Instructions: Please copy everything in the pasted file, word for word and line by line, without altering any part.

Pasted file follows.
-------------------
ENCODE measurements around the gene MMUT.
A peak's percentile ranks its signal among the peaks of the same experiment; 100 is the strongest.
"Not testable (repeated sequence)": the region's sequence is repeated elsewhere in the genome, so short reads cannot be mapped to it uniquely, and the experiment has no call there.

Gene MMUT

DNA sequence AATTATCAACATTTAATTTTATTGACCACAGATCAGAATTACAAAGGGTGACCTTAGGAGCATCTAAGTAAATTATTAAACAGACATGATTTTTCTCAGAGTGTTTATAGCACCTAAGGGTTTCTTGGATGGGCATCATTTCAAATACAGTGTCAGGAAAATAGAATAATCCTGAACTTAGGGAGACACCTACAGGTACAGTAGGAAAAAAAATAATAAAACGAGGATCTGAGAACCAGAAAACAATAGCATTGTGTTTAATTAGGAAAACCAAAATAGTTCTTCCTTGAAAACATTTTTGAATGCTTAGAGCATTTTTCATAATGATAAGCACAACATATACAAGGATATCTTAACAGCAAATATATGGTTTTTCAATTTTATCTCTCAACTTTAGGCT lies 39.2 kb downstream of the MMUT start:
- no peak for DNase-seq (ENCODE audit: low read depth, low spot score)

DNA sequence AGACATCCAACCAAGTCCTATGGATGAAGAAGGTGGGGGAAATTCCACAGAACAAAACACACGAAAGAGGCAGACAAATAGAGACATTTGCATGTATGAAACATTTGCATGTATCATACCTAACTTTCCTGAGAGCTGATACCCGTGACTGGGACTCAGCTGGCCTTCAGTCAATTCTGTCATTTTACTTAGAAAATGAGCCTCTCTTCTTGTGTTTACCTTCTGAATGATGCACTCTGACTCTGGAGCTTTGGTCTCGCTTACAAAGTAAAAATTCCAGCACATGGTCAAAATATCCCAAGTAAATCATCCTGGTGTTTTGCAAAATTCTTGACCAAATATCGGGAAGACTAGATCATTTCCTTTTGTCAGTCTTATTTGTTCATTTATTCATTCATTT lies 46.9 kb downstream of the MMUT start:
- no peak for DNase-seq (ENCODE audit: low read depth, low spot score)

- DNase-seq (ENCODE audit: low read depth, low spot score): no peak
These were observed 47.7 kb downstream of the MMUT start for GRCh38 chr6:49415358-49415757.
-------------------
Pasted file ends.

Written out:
ENCODE measurements around the gene MMUT.
A peak's percentile ranks its signal among the peaks of the same experiment; 100 is the strongest.
"Not testable (repeated sequence)": the region's sequence is repeated elsewhere in the genome, so short reads cannot be mapped to it uniquely, and the experiment has no call there.

Gene MMUT

DNA sequence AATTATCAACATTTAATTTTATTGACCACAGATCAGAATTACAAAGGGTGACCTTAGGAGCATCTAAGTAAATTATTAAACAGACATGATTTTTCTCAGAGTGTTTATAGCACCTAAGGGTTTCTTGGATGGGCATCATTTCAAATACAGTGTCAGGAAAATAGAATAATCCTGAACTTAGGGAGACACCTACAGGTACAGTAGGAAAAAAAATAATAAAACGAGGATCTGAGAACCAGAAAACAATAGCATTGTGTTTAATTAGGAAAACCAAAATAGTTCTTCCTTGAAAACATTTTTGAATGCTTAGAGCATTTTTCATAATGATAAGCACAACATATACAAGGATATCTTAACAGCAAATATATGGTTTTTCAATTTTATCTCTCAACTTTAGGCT lies 39.2 kb downstream of the MMUT start:
- no peak for DNase-seq (ENCODE audit: low read depth, low spot score)

DNA sequence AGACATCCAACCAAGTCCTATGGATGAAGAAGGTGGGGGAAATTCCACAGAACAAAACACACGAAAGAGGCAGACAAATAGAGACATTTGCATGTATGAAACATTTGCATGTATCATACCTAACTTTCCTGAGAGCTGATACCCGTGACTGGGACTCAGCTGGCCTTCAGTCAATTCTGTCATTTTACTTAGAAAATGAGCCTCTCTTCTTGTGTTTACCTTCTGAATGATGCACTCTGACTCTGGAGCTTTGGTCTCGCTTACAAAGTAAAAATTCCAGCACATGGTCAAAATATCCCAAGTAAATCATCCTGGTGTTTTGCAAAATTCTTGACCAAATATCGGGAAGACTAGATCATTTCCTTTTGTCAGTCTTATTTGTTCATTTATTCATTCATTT lies 46.9 kb downstream of the MMUT start:
- no peak for DNase-seq (ENCODE audit: low read depth, low spot score)

- DNase-seq (ENCODE audit: low read depth, low spot score): no peak
These were observed 47.7 kb downstream of the MMUT start for GRCh38 chr6:49415358-49415757.